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Diction and Writing: Latinate vs. Anglo Saxon

November 9, 2017

When you’re writing, you might not give much conscious thought to your word choice—but maybe you should. In linguistics, the fancy term for word choice is “diction,” and it can make a world of difference in your writing. If you read and write a lot, you likely have an innate sense of how diction affects the tone of a piece. However, paying closer attention to word choice can help you fine tune your writing, especially as you’re revising. An important aspect of diction to remember is, surprisingly, etymology—specifically, is the word Latinate or Anglo Saxon (Germanic) in origin?

Diction and Writing: Latinate vs. Anglo Saxon

A Brief History of the English Language

Before looking at how diction affects the quality of your writing, you should understand how the English language developed. English is famous for its seemingly illogical idiosyncrasies—there often seems to be no rhyme or reason behind English spelling and grammar rules.  

You can find the explanation for these oddities in English’s unique history. Despite all those Spanish, French, or Latin cognates you learned in high school, English is a Germanic language. However, Old English has more in common with modern German than with modern English, thanks to the Norman invasion of England.

Norman (French) Influence

In 1066, at the Battle of Hastings, WIlliam the Conqueror secured a crucial victory over the Anglo Saxons. As a result, the Norman invaders became the new ruling class in England. With this shift in power, the Norman language, an early version of French, became the language of the upper classes. The lower classes, however, continued to speak their native Old English.

Over hundreds of years, the Norman French of the upper classes and the Old English of the lower classes merged to create Middle English. English suddenly had many words with French (and therefore also Latin) origins that shared similar meanings to words with Anglo Saxon origins. Here are some examples:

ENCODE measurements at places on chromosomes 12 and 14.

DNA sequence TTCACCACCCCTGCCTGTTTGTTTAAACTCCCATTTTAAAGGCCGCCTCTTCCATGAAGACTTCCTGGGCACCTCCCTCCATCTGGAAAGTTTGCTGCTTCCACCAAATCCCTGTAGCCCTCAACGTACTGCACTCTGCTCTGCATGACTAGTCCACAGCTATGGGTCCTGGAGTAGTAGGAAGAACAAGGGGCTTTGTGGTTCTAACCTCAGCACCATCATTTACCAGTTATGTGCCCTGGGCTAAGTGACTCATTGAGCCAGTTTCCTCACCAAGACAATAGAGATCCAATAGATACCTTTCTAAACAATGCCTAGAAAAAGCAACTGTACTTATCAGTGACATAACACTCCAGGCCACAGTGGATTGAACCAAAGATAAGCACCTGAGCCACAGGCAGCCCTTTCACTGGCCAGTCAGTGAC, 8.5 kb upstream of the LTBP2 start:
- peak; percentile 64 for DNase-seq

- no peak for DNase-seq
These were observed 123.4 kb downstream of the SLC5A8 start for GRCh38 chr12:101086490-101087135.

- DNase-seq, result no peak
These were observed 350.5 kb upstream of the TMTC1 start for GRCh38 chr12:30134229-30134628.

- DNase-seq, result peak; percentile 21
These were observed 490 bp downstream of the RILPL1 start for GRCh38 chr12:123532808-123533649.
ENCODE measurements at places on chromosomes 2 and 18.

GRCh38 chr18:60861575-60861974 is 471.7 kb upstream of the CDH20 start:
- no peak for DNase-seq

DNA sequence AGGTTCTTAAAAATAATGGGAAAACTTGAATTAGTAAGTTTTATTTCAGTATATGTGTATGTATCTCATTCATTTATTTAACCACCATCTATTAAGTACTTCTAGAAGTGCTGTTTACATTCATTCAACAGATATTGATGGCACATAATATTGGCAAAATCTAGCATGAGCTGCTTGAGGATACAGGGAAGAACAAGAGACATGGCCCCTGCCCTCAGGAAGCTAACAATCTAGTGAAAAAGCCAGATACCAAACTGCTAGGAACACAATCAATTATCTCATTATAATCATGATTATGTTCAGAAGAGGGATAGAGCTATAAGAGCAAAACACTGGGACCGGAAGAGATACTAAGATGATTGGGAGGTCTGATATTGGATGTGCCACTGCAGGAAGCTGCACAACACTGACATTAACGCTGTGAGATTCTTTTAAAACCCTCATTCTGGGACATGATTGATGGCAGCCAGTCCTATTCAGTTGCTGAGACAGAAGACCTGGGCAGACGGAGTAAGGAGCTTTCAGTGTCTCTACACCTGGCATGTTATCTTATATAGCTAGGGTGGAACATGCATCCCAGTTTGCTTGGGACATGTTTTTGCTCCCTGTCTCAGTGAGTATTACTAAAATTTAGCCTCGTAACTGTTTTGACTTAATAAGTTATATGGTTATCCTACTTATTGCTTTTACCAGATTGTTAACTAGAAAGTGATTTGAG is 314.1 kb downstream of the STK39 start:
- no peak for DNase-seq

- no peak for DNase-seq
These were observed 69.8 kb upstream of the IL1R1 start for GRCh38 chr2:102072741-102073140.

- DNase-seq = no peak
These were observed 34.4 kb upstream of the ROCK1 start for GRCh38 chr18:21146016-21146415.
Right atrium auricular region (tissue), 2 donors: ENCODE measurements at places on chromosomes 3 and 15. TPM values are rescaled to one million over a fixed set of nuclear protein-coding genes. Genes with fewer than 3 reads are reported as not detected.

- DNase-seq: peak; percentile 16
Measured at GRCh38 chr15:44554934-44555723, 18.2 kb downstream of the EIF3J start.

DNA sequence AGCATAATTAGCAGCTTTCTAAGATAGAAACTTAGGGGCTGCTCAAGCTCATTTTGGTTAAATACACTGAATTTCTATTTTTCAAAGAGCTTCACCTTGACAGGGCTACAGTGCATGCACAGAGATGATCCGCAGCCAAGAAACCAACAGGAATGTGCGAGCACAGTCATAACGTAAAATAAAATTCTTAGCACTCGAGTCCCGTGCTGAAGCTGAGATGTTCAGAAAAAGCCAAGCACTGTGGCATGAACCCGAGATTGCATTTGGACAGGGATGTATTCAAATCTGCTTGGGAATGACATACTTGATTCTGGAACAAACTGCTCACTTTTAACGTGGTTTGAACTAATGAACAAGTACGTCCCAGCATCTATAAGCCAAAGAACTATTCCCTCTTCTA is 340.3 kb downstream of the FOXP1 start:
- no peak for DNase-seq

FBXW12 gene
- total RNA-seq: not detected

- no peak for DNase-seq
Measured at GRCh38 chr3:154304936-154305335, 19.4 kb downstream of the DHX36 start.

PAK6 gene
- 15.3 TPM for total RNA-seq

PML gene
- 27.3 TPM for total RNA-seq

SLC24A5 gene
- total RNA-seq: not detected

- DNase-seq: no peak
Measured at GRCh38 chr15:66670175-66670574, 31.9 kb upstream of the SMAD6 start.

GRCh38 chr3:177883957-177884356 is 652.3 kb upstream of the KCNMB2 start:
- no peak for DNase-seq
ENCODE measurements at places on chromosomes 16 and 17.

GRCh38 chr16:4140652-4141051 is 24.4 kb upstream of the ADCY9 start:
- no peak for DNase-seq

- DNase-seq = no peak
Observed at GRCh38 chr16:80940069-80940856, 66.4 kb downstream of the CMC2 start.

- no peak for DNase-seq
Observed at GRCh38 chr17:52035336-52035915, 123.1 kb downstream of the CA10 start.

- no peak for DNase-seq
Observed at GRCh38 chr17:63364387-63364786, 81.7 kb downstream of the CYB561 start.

Anglo Saxon Latinate
Cow Beef
Sheep Mutton
Freedom Liberty

Renaissance Influence

Later, during the Renaissance, the highly educated preferred Latin to English. As a result, many Latin words and grammar rules bled into English. Did your teachers tell you to never end a sentence with a preposition? Or to never split an infinitive? These “rules” are examples of Latin grammar rules being applied to English.

Impact on Modern English

How does all this linguistic history affect modern English? The educated and the upper class used French and Latin, so intellectuals and those in higher social classes were more likely to understand French and Latin borrowings. As a result, Latinate words took on more high-brow, abstract, intellectual meanings.

The lower classes had little education and low social standing and were more likely to use words with Anglo Saxon origins. Consequently, people associated English’s native Anglo Saxon vocabulary with more concrete, down-to-earth ideas. In many cases, Old English came to be seen as crude or socially inappropriate. For example, most words people consider curse words in modern English have Anglo Saxon origins.

How Does English’s History Affect Writing?

Modern English has borrowed extensively from many languages. Consequently, good, natural-sounding writing should use words with a variety of etymological origins. In fact, roughly 60% of modern English vocabulary comes from Latin or French, and only around 25% retains a Germanic origin. However, you can significantly change the tone and readability of a piece of writing simply by altering the ratio of Latinate words to Germanic words.